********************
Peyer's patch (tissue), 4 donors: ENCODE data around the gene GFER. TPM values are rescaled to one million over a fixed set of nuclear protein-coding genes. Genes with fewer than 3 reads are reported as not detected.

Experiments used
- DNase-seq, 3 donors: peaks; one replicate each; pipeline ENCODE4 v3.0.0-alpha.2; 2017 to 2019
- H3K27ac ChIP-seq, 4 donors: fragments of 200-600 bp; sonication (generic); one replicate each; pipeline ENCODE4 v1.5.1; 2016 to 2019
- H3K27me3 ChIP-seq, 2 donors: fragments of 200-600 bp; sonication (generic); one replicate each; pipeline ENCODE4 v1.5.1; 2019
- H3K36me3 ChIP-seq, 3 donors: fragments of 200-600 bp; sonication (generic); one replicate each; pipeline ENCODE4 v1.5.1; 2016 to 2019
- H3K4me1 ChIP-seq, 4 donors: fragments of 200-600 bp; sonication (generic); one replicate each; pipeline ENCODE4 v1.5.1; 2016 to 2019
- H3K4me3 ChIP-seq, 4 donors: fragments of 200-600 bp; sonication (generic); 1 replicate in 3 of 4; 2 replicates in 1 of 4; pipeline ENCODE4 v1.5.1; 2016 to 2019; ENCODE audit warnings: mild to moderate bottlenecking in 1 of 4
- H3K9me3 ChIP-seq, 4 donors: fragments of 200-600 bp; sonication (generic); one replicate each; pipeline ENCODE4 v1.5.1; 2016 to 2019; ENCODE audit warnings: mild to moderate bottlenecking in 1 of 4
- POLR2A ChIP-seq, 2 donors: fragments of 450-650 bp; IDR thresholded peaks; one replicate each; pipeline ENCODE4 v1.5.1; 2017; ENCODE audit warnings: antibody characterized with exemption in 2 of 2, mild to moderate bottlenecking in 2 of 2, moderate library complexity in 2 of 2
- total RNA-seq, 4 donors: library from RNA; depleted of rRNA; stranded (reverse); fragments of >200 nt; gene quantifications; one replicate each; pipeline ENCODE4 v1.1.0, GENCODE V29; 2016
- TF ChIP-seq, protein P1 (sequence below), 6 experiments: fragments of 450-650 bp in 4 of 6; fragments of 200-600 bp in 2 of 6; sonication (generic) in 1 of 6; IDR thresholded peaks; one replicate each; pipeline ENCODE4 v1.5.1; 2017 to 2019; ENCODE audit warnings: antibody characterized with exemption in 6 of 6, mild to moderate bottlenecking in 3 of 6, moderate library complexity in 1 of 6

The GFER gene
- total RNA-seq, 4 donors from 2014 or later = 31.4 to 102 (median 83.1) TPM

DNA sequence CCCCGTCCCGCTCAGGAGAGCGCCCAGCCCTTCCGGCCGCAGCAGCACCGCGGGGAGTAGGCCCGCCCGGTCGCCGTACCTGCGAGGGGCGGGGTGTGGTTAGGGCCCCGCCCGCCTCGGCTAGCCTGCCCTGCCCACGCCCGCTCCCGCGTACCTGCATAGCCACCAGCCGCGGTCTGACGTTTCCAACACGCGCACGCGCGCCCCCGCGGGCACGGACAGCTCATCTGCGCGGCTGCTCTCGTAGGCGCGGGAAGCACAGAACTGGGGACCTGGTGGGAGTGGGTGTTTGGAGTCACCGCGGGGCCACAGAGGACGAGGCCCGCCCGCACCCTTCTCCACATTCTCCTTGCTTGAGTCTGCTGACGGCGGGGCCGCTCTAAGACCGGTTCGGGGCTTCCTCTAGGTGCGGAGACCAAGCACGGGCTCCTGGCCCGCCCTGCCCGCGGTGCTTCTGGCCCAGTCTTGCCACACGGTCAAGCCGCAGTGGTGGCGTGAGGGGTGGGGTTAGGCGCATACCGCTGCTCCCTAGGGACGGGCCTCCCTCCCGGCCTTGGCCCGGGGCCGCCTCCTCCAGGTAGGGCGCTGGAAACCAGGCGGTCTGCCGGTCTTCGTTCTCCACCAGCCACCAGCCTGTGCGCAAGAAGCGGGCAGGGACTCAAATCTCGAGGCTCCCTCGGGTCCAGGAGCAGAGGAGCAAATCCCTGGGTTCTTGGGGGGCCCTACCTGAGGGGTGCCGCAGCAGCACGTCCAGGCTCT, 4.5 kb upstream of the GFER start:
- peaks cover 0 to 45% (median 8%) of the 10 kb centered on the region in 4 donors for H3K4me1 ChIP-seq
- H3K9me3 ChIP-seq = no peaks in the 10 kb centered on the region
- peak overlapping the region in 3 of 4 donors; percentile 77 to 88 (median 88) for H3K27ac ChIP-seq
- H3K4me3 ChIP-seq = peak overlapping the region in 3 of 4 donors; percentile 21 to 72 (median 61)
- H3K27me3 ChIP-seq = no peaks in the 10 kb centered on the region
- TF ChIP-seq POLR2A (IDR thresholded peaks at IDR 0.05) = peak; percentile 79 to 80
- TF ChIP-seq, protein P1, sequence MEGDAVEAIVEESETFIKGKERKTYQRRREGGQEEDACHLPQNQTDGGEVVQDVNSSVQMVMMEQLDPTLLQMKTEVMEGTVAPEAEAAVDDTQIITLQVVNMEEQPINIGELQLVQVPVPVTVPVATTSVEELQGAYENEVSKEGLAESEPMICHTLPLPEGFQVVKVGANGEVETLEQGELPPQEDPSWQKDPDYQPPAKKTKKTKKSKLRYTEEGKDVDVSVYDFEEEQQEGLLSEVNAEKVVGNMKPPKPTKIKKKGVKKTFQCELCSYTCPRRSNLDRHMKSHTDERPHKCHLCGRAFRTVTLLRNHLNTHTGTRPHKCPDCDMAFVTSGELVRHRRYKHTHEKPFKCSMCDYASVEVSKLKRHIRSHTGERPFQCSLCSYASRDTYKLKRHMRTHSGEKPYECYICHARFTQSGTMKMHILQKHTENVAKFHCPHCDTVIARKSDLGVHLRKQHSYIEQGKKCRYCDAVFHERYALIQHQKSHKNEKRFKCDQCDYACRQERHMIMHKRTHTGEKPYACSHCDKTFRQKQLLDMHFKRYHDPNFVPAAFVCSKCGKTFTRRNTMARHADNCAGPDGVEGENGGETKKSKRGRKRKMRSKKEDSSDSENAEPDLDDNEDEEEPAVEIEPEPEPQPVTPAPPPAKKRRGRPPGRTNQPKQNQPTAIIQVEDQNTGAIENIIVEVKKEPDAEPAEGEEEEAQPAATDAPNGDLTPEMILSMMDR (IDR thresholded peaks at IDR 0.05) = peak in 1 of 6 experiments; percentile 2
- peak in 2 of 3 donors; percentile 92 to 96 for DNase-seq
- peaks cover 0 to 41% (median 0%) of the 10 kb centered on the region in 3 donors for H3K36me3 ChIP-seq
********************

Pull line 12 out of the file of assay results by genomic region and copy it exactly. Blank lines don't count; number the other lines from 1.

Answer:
- TF ChIP-seq, protein P1 (sequence below), 6 experiments: fragments of 450-650 bp in 4 of 6; fragments of 200-600 bp in 2 of 6; sonication (generic) in 1 of 6; IDR thresholded peaks; one replicate each; pipeline ENCODE4 v1.5.1; 2017 to 2019; ENCODE audit warnings: antibody characterized with exemption in 6 of 6, mild to moderate bottlenecking in 3 of 6, moderate library complexity in 1 of 6